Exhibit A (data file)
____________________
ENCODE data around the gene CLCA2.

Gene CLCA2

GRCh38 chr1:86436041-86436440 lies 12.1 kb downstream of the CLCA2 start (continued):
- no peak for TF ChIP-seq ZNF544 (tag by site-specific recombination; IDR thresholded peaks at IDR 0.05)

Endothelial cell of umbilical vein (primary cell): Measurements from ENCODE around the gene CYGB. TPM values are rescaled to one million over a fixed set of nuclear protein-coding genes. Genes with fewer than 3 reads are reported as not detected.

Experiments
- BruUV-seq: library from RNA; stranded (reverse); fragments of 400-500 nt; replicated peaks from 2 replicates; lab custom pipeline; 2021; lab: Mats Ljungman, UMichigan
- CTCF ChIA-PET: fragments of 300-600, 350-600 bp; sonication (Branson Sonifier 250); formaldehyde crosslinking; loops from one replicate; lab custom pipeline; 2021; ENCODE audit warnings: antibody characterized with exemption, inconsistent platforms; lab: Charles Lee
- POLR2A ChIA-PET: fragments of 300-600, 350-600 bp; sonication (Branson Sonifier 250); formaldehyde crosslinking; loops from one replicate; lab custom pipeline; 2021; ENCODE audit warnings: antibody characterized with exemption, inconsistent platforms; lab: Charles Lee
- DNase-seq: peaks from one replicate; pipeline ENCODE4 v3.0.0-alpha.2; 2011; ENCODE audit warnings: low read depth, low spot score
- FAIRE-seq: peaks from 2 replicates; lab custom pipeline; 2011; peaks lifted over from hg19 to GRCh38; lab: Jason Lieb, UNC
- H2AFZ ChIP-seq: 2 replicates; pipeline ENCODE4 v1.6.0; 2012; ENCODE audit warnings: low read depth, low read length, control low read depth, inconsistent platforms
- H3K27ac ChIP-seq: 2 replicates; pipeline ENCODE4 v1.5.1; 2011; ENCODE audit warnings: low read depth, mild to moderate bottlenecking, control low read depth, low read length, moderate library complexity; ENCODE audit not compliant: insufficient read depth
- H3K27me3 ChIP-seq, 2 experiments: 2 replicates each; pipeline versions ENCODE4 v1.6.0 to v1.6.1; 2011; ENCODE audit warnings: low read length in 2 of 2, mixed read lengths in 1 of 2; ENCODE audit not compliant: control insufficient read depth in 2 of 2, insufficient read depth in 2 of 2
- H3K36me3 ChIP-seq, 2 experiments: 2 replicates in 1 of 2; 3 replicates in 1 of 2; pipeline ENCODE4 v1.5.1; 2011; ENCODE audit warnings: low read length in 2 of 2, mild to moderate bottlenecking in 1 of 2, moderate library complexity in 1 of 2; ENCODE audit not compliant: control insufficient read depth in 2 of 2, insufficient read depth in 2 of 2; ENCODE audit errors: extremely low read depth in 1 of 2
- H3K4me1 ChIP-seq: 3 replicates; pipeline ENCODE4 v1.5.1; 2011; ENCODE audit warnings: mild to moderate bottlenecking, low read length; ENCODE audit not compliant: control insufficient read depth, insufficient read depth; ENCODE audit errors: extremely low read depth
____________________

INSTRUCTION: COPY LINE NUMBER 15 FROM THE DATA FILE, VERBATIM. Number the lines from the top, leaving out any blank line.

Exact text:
- H3K36me3 ChIP-seq, 2 experiments: 2 replicates in 1 of 2; 3 replicates in 1 of 2; pipeline ENCODE4 v1.5.1; 2011; ENCODE audit warnings: low read length in 2 of 2, mild to moderate bottlenecking in 1 of 2, moderate library complexity in 1 of 2; ENCODE audit not compliant: control insufficient read depth in 2 of 2, insufficient read depth in 2 of 2; ENCODE audit errors: extremely low read depth in 1 of 2